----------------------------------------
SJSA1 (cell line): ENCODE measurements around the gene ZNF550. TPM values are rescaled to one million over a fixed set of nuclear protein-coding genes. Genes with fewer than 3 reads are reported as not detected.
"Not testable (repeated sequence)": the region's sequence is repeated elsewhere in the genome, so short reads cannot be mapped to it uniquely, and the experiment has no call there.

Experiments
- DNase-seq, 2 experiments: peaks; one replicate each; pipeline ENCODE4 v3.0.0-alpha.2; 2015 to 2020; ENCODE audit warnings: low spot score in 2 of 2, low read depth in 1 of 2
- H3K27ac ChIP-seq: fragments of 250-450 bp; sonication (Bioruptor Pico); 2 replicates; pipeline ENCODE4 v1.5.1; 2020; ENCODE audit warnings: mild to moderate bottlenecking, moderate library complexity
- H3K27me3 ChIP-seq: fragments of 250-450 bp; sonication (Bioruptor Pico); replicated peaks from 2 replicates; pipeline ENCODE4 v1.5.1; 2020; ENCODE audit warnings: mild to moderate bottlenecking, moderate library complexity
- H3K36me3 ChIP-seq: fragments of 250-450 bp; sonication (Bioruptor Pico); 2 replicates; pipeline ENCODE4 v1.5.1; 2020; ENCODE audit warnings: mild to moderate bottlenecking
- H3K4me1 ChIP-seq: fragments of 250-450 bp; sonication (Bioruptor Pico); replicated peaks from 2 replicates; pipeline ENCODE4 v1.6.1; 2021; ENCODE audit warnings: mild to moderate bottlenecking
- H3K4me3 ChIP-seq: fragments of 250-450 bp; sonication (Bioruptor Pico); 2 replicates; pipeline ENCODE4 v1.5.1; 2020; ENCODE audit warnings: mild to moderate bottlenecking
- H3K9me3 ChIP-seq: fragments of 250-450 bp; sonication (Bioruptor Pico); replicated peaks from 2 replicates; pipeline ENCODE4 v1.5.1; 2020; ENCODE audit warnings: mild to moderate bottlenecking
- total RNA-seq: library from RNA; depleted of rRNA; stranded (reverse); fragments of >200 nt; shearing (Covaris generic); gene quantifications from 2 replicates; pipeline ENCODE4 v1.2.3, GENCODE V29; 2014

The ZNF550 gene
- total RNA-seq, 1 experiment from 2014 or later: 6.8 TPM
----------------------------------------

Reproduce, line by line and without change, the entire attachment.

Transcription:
SJSA1 (cell line): ENCODE measurements around the gene ZNF550. TPM values are rescaled to one million over a fixed set of nuclear protein-coding genes. Genes with fewer than 3 reads are reported as not detected.
"Not testable (repeated sequence)": the region's sequence is repeated elsewhere in the genome, so short reads cannot be mapped to it uniquely, and the experiment has no call there.

Experiments
- DNase-seq, 2 experiments: peaks; one replicate each; pipeline ENCODE4 v3.0.0-alpha.2; 2015 to 2020; ENCODE audit warnings: low spot score in 2 of 2, low read depth in 1 of 2
- H3K27ac ChIP-seq: fragments of 250-450 bp; sonication (Bioruptor Pico); 2 replicates; pipeline ENCODE4 v1.5.1; 2020; ENCODE audit warnings: mild to moderate bottlenecking, moderate library complexity
- H3K27me3 ChIP-seq: fragments of 250-450 bp; sonication (Bioruptor Pico); replicated peaks from 2 replicates; pipeline ENCODE4 v1.5.1; 2020; ENCODE audit warnings: mild to moderate bottlenecking, moderate library complexity
- H3K36me3 ChIP-seq: fragments of 250-450 bp; sonication (Bioruptor Pico); 2 replicates; pipeline ENCODE4 v1.5.1; 2020; ENCODE audit warnings: mild to moderate bottlenecking
- H3K4me1 ChIP-seq: fragments of 250-450 bp; sonication (Bioruptor Pico); replicated peaks from 2 replicates; pipeline ENCODE4 v1.6.1; 2021; ENCODE audit warnings: mild to moderate bottlenecking
- H3K4me3 ChIP-seq: fragments of 250-450 bp; sonication (Bioruptor Pico); 2 replicates; pipeline ENCODE4 v1.5.1; 2020; ENCODE audit warnings: mild to moderate bottlenecking
- H3K9me3 ChIP-seq: fragments of 250-450 bp; sonication (Bioruptor Pico); replicated peaks from 2 replicates; pipeline ENCODE4 v1.5.1; 2020; ENCODE audit warnings: mild to moderate bottlenecking
- total RNA-seq: library from RNA; depleted of rRNA; stranded (reverse); fragments of >200 nt; shearing (Covaris generic); gene quantifications from 2 replicates; pipeline ENCODE4 v1.2.3, GENCODE V29; 2014

The ZNF550 gene
- total RNA-seq, 1 experiment from 2014 or later: 6.8 TPM